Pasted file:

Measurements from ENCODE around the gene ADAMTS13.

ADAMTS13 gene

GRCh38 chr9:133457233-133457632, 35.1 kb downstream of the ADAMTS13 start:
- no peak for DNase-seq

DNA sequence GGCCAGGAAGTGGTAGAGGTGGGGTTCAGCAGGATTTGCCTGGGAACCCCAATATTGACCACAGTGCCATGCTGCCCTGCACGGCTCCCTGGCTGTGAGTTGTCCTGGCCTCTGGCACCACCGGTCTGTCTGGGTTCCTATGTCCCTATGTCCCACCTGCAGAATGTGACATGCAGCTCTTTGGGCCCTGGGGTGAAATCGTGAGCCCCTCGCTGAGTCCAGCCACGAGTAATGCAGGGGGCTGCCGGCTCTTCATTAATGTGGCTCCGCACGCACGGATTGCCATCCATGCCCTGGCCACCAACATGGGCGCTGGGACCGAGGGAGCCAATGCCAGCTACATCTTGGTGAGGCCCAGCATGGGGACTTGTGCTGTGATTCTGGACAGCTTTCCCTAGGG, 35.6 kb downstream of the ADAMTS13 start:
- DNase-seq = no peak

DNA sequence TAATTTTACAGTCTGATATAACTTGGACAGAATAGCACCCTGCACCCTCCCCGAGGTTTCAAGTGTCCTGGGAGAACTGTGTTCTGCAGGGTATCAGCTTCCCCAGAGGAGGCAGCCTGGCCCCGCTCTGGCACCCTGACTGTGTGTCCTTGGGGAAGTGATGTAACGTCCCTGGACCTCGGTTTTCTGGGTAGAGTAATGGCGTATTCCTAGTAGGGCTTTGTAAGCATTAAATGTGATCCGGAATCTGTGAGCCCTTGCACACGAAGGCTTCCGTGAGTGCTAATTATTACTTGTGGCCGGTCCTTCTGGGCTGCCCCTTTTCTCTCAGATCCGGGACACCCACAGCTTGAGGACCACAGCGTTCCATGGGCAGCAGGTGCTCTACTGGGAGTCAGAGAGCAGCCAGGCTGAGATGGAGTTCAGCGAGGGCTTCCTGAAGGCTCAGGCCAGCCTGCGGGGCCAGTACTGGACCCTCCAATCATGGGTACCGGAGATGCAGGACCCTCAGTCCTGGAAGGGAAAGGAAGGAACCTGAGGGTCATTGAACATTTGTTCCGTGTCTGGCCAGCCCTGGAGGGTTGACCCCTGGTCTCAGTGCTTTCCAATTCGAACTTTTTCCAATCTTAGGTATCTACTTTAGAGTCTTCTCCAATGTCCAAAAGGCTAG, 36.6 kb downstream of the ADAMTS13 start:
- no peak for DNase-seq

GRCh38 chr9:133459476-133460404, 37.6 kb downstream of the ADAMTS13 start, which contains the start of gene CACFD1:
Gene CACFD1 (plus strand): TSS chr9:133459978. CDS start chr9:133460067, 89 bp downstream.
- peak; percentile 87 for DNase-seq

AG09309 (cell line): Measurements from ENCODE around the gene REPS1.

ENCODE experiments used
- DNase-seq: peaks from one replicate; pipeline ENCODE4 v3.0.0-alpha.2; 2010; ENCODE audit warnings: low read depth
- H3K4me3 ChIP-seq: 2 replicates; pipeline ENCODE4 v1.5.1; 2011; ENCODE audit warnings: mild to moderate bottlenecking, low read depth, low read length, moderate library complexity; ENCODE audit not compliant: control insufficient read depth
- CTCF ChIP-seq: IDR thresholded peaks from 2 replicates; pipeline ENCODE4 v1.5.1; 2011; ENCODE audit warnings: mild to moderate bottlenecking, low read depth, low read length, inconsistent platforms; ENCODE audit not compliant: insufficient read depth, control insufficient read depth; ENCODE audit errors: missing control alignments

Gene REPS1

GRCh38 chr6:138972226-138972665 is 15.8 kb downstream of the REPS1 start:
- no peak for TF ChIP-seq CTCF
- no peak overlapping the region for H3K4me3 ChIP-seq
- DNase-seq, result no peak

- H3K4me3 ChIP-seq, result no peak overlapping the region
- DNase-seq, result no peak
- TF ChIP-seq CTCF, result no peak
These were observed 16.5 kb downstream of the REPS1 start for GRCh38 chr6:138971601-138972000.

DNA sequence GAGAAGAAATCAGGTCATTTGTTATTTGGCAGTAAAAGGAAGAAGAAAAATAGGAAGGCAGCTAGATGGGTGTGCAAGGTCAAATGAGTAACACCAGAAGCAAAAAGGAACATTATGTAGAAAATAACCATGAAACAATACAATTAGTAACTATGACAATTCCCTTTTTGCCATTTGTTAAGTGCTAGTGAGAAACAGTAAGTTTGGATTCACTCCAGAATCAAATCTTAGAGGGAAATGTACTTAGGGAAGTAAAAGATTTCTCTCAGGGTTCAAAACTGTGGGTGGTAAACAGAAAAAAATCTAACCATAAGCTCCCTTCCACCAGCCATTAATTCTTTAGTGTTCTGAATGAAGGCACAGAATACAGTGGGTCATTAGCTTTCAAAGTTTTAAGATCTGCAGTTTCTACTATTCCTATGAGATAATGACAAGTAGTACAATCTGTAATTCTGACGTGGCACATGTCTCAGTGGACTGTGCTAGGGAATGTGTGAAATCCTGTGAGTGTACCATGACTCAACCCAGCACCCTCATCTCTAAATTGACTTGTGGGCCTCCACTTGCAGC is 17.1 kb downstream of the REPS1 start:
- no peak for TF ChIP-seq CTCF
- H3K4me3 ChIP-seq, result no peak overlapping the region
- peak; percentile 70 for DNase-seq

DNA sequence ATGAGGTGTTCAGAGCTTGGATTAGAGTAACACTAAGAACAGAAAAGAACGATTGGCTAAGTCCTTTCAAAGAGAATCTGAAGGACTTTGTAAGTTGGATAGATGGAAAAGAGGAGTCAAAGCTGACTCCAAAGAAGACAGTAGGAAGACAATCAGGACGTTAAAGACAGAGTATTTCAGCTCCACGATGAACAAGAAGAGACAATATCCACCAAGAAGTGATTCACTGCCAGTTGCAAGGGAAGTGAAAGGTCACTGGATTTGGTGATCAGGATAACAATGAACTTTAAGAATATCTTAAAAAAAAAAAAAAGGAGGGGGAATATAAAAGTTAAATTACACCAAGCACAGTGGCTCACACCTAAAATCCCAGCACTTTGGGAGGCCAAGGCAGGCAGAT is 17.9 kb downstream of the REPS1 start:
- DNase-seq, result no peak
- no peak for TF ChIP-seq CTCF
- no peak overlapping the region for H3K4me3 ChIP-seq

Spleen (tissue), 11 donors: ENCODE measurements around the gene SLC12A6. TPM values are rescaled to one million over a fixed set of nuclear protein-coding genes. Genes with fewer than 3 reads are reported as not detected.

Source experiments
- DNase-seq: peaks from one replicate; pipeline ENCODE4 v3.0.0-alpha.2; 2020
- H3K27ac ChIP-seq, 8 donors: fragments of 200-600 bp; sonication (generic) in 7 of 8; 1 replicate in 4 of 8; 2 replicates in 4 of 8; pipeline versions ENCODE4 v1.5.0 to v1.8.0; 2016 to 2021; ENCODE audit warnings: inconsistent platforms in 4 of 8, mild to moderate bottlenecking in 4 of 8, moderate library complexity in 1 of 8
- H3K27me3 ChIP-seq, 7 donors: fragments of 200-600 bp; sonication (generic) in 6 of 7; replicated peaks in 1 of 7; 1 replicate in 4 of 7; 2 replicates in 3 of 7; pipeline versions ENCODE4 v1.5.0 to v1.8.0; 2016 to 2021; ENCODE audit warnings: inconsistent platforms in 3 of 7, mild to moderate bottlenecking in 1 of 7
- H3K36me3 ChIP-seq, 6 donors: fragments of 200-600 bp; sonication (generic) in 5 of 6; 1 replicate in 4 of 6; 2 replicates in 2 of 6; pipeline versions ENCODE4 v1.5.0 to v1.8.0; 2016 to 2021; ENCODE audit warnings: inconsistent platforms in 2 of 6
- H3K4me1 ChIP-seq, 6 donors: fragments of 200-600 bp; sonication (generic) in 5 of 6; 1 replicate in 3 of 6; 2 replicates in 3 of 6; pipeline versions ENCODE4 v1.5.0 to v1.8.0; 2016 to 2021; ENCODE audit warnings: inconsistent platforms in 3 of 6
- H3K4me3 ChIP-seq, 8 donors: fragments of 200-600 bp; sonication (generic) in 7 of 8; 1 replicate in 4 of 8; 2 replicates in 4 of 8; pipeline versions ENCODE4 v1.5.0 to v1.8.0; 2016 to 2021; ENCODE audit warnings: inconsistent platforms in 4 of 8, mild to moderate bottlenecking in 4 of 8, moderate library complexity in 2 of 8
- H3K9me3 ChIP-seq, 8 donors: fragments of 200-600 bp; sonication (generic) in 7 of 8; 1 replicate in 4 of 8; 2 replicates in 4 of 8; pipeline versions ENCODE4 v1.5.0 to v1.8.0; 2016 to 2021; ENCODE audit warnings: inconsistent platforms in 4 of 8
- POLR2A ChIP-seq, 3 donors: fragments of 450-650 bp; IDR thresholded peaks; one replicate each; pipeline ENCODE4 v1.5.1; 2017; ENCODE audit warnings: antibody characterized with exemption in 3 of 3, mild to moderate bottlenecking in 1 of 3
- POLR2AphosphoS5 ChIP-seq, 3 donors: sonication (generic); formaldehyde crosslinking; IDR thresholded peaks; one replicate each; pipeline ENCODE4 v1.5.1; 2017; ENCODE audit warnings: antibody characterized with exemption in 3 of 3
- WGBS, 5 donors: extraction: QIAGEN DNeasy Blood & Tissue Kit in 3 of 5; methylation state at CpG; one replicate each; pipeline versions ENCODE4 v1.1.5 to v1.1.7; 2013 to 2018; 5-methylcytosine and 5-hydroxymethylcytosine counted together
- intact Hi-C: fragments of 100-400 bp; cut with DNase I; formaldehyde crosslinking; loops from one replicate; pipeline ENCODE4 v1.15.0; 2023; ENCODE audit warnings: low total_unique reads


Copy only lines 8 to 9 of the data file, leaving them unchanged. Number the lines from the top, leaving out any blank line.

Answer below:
- no peak for DNase-seq

GRCh38 chr9:133459476-133460404, 37.6 kb downstream of the ADAMTS13 start, which contains the start of gene CACFD1: